LumberJocks

Handplane Jointer Jig

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Project by ChuckM posted 1068 days ago 2828 views 8 times favorited 16 comments Add to Favorites Watch

From a tip published in the July 2011 issue of Wood magazine. This jig allows me to thickness plane or joint small stocks (inlay, for example) that are too small for a power jointer or thickness planer.

The particular jig is built for use with a LA Jack and a push block.

-- The time I enjoy wasting is not time wasted





16 comments so far

View Arlin Eastman's profile

Arlin Eastman

1885 posts in 1165 days


#1 posted 1068 days ago

Being very ingorant on hand tools. Do you just run the wood over the top of it and does it make the same quality cut?
Arlin

-- It is always the right time, to do the right thing.

View ChuckM's profile

ChuckM

496 posts in 2271 days


#2 posted 1068 days ago

Hi Arlin,

This is how to plane a small stock on this jig:

1) set the blade to cut thin
2) place the small stock at the front end (the toe end)
3) press and guide the stock to the fence (with the left hand) as you use a push shoe to push the small stock past the blade (just as if you were pushing a board on a power jointer)

The whole set-up is just the opposite of holding the Jack to plan down on a larger stock.

-- The time I enjoy wasting is not time wasted

View Tag84's profile

Tag84

573 posts in 1261 days


#3 posted 1068 days ago

nice idea, but i quess you have to watch your fingers?

-- -Thomas -

View ChuckM's profile

ChuckM

496 posts in 2271 days


#4 posted 1068 days ago

watch your fingers? – Yes. Although not shown in the original tip published in WOOD, I suppose the use of a push shoe/push block as is in the case of using a power jointer is implicit and essential to safe practice. This jig is for small stocks and multiple passes in thin cuts, I have observed, will produce the best and consistent results.

-- The time I enjoy wasting is not time wasted

View Dennisgrosen's profile

Dennisgrosen

10850 posts in 1719 days


#5 posted 1068 days ago

niice :-)
Thomas thats why a push stick is used :-)
barrel makers has used the stand alone upsite down jointer severeal hundreds years :-)
still a good Idea Chuck

Dennis

View will delaney's profile

will delaney

320 posts in 1240 days


#6 posted 1068 days ago

Great idea I would love to see a video on it being used. Thanks for posting.

View rmac's profile

rmac

187 posts in 1664 days


#7 posted 1068 days ago

I’ve done this a million times before, but without the little fence. The fence a great new idea to me.

This is just another case of “take small work to the tool, take the tool to large work.”

—Russ

-- My table saw laughs at hot dogs. http://thesorteddetails.blogspot.com/

View spud72's profile

spud72

303 posts in 2098 days


#8 posted 1068 days ago

Great Idea, Thanks for sharing

-- Guy,PEI

View happy_budah's profile

happy_budah

132 posts in 2403 days


#9 posted 1068 days ago

i like the idea can you post some more photos of the “jig” id like to know how to fit it all together and still keep it square

-- the journy of a thousand miles begins with a single step " Lou-Tzu"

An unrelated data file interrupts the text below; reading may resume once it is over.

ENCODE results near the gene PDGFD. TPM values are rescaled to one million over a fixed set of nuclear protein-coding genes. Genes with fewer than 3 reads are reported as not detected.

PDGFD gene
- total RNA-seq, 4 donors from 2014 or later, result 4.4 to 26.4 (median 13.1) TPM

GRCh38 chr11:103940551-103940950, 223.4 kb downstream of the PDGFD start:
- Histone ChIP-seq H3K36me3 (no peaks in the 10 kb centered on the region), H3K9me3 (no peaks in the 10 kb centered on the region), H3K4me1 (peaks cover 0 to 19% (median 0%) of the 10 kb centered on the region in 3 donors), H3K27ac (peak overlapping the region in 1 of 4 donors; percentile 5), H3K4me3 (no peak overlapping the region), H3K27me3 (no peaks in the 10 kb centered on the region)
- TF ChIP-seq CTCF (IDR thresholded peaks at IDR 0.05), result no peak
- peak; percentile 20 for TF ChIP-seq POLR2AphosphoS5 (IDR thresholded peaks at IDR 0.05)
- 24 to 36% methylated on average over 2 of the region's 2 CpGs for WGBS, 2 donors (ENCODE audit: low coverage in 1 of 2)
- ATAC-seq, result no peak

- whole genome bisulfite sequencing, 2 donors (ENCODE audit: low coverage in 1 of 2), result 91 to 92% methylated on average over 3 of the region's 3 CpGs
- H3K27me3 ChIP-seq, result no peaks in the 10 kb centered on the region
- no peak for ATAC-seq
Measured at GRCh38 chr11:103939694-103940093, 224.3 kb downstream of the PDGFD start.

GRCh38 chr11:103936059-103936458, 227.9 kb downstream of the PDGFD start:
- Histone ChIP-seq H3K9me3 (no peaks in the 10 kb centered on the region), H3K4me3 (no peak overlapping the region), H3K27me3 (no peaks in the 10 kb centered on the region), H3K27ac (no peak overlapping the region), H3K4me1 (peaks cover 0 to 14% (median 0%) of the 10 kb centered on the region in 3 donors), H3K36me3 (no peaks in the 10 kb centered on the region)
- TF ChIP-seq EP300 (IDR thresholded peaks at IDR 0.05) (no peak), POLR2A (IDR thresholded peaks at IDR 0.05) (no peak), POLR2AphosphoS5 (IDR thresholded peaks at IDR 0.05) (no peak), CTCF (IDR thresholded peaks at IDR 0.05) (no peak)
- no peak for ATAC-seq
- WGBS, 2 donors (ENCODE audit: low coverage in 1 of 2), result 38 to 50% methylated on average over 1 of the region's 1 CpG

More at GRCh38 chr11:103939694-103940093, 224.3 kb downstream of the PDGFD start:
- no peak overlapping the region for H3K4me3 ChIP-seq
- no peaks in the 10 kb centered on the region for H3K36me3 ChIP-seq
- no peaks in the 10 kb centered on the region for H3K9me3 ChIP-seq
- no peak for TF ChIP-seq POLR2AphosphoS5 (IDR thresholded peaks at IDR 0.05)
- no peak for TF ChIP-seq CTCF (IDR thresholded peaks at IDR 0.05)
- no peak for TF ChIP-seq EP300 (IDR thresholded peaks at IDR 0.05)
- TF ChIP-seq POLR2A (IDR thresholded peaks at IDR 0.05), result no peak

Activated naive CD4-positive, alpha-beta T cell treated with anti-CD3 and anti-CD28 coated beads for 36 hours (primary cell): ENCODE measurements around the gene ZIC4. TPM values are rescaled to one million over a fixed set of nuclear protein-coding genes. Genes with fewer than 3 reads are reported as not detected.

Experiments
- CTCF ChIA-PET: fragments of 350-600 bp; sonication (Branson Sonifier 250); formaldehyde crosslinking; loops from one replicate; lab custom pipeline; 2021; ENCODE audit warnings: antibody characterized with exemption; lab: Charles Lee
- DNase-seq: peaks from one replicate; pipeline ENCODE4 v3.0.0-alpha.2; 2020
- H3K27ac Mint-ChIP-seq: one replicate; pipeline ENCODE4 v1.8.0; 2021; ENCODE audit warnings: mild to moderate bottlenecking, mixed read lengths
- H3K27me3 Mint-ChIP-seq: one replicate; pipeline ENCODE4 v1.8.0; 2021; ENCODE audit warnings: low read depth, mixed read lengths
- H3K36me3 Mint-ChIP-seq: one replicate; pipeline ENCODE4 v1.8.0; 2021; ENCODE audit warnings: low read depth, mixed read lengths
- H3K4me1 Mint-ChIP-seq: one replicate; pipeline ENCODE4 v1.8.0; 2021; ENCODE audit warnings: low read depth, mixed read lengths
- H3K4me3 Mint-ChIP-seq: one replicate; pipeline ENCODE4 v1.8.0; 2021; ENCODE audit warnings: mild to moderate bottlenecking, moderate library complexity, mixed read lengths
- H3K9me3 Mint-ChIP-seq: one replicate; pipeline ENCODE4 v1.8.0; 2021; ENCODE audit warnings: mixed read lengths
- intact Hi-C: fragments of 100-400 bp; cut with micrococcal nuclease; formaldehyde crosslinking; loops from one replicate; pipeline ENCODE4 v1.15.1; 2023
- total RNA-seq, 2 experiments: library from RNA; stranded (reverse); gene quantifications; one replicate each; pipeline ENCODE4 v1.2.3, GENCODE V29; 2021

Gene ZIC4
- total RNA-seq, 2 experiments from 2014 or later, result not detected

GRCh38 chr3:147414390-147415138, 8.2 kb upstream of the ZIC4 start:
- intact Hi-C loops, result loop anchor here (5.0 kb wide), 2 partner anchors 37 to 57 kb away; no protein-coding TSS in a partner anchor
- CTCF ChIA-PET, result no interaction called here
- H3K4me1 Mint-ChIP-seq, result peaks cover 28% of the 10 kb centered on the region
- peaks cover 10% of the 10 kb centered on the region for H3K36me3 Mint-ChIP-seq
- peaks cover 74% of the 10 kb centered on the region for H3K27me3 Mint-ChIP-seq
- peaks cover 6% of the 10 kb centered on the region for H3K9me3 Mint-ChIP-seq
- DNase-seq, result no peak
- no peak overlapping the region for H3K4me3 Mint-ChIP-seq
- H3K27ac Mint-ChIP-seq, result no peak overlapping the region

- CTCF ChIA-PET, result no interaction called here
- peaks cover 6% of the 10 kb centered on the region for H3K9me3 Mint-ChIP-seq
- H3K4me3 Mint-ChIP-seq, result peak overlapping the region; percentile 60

View ChuckM's profile

ChuckM

496 posts in 2271 days


#10 posted 1068 days ago

The text in the image reads: “The square fence is built to suit your Jack or Jointer plane and the sizes of projects you plan to do. The top fence can be taller or longer/shorter as you see fit. I’ve added two magnets to the original jig design (July 2011 WOOD) for ease of attachment. It’s easier to cut out the notch before you glue the top fence to the side fence.

Is this clear to you HB?

-- The time I enjoy wasting is not time wasted

View Tootles's profile

Tootles

681 posts in 1106 days


#11 posted 1068 days ago

A very simple and effective little jig that is well worth making for ourselves. Thanks Chuck.

Russ, you said “take small work to the tool, take the tool to large work.”

What a great way to put this. I’ve always believed that you need to know when it’s best to move the wood or best to move the machine, but I think I like the way you said it better.

-- I may have lost my marbles, but I still have my love of woodworking

View kiefer's profile (online now)

kiefer

2968 posts in 1271 days


#12 posted 1068 days ago

Great idea and Thanks for posting it !
For now I will add this on my table saw extension .

Thanks KIEFER

-- Kiefer 松

View mafe's profile

mafe

9456 posts in 1693 days


#13 posted 1068 days ago

Really nice!
I use my No. 7 upside down and this is really a usefull tool for small jobs, I acually used it for building a bucket like Dennis describes.
I allready made a fence of that family, but I will test it now upside down.
http://lumberjocks.com/mafe/blog/18498
Thank your the idea.
Best thoughts,
Mads

-- Mad F, the fanatical rhykenologist and vintage architect. Democraticwoodworking.

View ChuckM's profile

ChuckM

496 posts in 2271 days


#14 posted 1068 days ago

Mads – I recall seeing your “magnetic fence” here or somewhere else. (I didn’t make one of yours because I have a jointer fence for use with my jointer plane: http://www.leevalley.com/en/wood/page.aspx?p=52414&cat=1,41182,48944,52414 .)

Magnet comrade! I use a lot of magnets in my shop or jigs. In my shop, I think the only shop accessories that beat them in terms of quantity are pencils and ear plugs (they always vanish).

-- The time I enjoy wasting is not time wasted

View mafe's profile

mafe

9456 posts in 1693 days


#15 posted 1067 days ago

I’ll make one like yours.
Big smile,
Mads

-- Mad F, the fanatical rhykenologist and vintage architect. Democraticwoodworking.

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